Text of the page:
I DO (NOT) Belong: Experiences of Black Women and Girls in Mathematics Education
Nicole Joseph, Ph.D., Assistant Professor of Mathematics Education, Department of Teaching and Learning, Vanderbilt University
Monday May 6, 2019
Kaput Center, room 157
200 Mill Road
Fairhaven, MA 02719
Abstract: The experiences of Black women and girls in mathematics is an understudied line of inquiry. We know very little about how they experience mathematics teaching and learning. The aim of this interactive talk is to problematize and interrogate the current circumstances surrounding Black women and girls in mathematics that deny them access, power, participation, and opportunity to develop mathematics identities.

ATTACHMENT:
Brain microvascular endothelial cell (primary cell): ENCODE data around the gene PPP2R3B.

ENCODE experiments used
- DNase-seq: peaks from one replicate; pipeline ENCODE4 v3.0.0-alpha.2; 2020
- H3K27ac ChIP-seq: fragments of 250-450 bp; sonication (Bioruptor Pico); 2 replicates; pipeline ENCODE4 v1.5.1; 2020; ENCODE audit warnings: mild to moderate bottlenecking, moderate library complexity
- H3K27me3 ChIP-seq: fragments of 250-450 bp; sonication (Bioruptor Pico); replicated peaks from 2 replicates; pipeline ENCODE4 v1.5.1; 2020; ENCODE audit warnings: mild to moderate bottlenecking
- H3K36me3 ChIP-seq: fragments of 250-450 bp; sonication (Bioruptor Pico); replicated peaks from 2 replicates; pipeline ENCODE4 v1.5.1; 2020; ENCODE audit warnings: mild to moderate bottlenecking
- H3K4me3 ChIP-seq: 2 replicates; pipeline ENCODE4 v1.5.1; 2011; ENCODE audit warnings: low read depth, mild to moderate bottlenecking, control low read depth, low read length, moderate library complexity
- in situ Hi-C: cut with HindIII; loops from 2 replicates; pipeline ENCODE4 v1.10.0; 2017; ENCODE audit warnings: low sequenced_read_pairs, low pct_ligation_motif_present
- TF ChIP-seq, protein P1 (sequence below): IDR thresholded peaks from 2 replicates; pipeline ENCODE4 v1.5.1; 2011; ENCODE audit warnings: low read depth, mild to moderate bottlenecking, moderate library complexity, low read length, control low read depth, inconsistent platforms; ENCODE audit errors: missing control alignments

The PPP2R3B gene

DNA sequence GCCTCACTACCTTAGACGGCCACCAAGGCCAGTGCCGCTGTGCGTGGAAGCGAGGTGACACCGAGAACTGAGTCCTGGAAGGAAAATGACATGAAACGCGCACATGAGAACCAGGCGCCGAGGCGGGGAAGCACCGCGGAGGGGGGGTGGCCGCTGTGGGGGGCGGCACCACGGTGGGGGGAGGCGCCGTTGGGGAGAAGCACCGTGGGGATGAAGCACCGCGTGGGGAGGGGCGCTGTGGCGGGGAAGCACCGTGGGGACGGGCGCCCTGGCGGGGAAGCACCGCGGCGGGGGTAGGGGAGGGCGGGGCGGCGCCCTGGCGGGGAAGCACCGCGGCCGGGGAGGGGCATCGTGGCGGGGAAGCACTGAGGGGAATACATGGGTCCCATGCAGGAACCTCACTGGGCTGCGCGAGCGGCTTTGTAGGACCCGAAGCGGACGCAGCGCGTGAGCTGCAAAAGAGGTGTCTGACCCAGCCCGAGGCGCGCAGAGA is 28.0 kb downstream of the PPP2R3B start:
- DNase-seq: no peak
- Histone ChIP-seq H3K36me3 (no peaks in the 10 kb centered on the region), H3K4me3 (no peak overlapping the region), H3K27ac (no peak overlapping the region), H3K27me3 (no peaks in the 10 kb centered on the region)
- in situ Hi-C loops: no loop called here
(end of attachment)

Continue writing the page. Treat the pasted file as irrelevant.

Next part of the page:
Biography: Dr. Joseph is the recipient of the 2018 AERA Scholars of Color Early Career Contribution Award and the 2018 AERA Division G Early Career Award. Her research explores two lines of inquiry, (a) Black women and girls, their identity development, and their experiences in mathematics and (b) whiteness, white supremacy and how they operate and shape Black women’s and girls’ underrepresentation and retention in mathematics. Dr. Joseph’s work has been supported by the National Science Foundation, the National Academy of Education/Spencer, and several internal grants including a recent Vanderbilt Trans-institutional Program; a hub of research, discovery and teaching activities that center on elevating and understanding structural barriers and forms of resilience that Black women and girls experience across various social contexts in society and how intersectional interventions might be created to expand opportunities and increase pathways to success. Her scholarship has been published in seminal journals such as the Harvard Education Review, Journal of Research in Mathematics Education, Review of Research in Education, the Journal of Negro Education, and the Journal of Education Policy. Dr. Joseph’s scholarly contributions also include a co-edited book, Interrogating Whiteness and Relinquishing Power: White Faculty’s Commitment to Racial Consciousness in the Classroom (Peter Lang Publishing) and a forthcoming book, Mathematizing Feminism: Black Girls’ and Women’s Experiences in the P-20 Mathematics Pipelines (Harvard Education Press). Dr. Joseph’s community equity work includes founding the Tennessee March for Black Women in STEM, an event held every fall which seeks to bring together the Tennessee community to raise awareness about the issues Black women and girls face in STEM learning, education, and industry.